Siberian Bear-hunting armour, c.1800s
image by Malcolm Kirk
i09 has some thoughts on the above image:
This Siberian bear-hunting suit from the 1800s turns you into a human blowfish
We’ve seen some deranged vintage body armor before, but nothing as gutsy as this costume, which transformed the wearer into a 19th-century Pinhead. A commenter on the Foundation of the American Institute for Conservation message boards had this to say about such a suit in 1998 (we’re assuming this description refers to this particular regalia):
I suspect it is more likely to be for bear bating than hunting, since I can’t imagine anyone could run around the woods in it. It consists of leather pants and jacket (and an iron helmet) studded all over with 1-inch iron nails about 3/4 in. apart. The nails are held in place by a second layer of leather lining the whole thing and quilted into place between the nails.
I contacted a representative of photographer Malcolm Kirk regarding the above image.
They could confirm the following:
The photo is by Malcolm Kirk.
It has never been licensed to Life Magazine and has not/should not have ever been published in that periodical. They don’t know how the Life watermark ended up on the image.
The suit in the photo is in a private collection, as such they could not provide any additional information on what it is or where it came from. (Being from a private collection they were, of course, not going to share who’s collection it is in.)
“This is not Steampunk Pinhead. This is not the formal tux of Ron Maiden, lead singer of Iron Maiden. This is a Russian Bear-Hunting Suit. Or at least that’s what it says whenever this picture pops up: “Russian Bear-Hunting Armor,” “Siberian Bear-Hunting Suit,” “18th Century Bear Armor.” Whatever, it’s generally agreed that this is insane and Eastern European, and has something to do with bears. Which, to be fair, is true of pretty much all of Russian history. Dig a little deeper into the comments, though, and you’ll usually find some controversy: This isn’t real, they say. It’s actually part of an exhibit in the Menil Collection called Wunderkammer.:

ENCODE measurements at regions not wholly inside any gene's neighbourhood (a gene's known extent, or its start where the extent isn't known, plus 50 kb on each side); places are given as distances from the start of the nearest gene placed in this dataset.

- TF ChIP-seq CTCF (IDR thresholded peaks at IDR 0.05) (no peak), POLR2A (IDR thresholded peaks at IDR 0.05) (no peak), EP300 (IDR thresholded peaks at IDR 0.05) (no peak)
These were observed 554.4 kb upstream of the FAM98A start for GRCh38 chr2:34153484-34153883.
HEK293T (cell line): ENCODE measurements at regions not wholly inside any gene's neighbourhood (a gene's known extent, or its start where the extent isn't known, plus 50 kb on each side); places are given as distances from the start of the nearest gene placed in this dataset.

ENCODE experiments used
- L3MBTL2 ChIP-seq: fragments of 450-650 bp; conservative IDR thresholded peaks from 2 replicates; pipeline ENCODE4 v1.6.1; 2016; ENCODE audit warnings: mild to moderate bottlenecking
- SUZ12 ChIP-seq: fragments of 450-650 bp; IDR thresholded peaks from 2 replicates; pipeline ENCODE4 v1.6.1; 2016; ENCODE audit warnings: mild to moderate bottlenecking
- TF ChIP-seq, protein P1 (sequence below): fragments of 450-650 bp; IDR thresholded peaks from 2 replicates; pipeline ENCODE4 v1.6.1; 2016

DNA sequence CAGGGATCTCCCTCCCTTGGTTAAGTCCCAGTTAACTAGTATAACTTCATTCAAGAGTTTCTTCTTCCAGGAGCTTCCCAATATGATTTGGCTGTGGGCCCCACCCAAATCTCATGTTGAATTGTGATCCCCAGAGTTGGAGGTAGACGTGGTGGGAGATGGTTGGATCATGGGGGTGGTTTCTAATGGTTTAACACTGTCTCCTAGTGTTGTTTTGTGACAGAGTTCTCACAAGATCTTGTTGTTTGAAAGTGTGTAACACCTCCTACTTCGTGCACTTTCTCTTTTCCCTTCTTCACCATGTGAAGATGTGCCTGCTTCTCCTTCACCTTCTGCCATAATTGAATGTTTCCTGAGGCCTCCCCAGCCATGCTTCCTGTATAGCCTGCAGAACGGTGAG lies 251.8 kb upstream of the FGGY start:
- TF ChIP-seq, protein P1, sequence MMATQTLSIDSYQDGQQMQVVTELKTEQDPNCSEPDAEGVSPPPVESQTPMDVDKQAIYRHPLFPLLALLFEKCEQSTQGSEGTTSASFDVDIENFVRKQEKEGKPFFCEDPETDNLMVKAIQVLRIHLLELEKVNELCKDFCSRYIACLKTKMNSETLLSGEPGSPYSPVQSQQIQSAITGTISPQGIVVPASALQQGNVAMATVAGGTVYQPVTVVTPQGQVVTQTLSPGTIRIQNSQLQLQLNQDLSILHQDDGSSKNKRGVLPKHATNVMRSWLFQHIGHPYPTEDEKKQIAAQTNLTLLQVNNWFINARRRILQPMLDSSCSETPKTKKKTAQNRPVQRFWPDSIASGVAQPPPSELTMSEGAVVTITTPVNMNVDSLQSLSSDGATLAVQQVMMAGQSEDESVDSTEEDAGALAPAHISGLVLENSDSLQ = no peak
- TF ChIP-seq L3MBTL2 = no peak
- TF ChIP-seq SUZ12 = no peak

Wunderkammer is a surrealist “room of wonders” where objects that have inspired various surrealist artists are displayed. Buzzkill Internet assholes (like myself) love to point out that this suit is just an art piece and not likely to have been used to wade through an ocean of furious, impotent ursine opponents. However, those buzzkilling bastards are missing some vital information: The plaque beneath this suit reads “‘Wildman’ costume, 18th or 19th century, Germany or Switzerland. Two-piece leather hunting suit with wood spikes and iron chain.” See, Subsonic the Hedgehog up there is not a surrealist art piece at all — it’s just a piece that inspired a surrealist artist. This bear suit was, at some point, earnestly built for use by hunters. So back in the 18th century, a bunch of Swiss got together and pondered the question of what could be done about the gargantuan slavering predators that kept hugging them to death.”